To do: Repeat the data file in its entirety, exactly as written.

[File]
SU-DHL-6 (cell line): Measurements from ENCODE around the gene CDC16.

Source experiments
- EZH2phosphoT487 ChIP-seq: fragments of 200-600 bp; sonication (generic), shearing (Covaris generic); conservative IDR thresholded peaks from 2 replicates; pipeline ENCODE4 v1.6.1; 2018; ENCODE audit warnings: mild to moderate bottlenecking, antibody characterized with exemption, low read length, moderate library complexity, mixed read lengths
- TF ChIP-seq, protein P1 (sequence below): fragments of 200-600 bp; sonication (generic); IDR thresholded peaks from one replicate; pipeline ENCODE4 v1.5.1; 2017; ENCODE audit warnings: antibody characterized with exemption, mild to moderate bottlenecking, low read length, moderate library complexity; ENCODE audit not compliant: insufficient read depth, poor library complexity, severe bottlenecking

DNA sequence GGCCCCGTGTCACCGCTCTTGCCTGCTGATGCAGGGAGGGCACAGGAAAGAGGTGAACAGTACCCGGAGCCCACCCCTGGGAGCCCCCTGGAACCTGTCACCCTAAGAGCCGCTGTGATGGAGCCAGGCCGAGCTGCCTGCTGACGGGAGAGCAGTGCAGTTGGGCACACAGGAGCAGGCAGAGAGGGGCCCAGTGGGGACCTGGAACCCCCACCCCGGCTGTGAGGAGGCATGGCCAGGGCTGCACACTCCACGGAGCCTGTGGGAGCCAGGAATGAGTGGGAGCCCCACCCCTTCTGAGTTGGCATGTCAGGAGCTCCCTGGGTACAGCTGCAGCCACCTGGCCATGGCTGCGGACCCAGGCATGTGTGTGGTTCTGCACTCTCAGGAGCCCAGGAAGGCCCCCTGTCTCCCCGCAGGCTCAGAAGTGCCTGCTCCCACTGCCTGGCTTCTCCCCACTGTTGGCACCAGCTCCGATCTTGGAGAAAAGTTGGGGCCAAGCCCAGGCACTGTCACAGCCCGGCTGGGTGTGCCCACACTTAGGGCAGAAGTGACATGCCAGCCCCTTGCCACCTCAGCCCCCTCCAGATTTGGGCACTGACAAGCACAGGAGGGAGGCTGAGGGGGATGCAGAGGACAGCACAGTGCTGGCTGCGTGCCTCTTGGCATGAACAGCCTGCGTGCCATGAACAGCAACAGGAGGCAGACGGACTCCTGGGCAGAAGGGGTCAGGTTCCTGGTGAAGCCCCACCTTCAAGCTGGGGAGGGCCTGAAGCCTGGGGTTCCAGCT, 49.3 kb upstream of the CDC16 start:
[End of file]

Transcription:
SU-DHL-6 (cell line): Measurements from ENCODE around the gene CDC16.

Source experiments
- EZH2phosphoT487 ChIP-seq: fragments of 200-600 bp; sonication (generic), shearing (Covaris generic); conservative IDR thresholded peaks from 2 replicates; pipeline ENCODE4 v1.6.1; 2018; ENCODE audit warnings: mild to moderate bottlenecking, antibody characterized with exemption, low read length, moderate library complexity, mixed read lengths
- TF ChIP-seq, protein P1 (sequence below): fragments of 200-600 bp; sonication (generic); IDR thresholded peaks from one replicate; pipeline ENCODE4 v1.5.1; 2017; ENCODE audit warnings: antibody characterized with exemption, mild to moderate bottlenecking, low read length, moderate library complexity; ENCODE audit not compliant: insufficient read depth, poor library complexity, severe bottlenecking

DNA sequence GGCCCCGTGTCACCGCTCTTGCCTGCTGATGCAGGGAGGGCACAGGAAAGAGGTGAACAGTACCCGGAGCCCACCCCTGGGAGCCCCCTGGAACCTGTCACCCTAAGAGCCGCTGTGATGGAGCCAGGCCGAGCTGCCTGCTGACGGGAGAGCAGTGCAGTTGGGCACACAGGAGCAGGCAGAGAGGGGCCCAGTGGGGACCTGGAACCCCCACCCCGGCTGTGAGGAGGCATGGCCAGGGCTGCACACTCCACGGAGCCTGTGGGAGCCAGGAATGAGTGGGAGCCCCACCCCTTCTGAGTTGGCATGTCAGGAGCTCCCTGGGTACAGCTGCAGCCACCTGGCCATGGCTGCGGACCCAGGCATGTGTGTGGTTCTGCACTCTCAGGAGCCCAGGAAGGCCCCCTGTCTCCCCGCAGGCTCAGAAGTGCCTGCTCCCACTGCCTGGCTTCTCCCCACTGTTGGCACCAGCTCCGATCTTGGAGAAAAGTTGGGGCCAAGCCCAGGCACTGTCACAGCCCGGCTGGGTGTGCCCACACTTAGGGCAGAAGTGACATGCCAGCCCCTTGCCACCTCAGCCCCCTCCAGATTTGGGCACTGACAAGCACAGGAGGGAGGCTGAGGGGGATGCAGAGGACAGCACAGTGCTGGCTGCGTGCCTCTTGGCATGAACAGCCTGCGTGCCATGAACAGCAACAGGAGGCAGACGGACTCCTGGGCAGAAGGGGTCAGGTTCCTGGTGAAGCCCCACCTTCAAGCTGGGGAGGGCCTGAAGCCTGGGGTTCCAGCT, 49.3 kb upstream of the CDC16 start: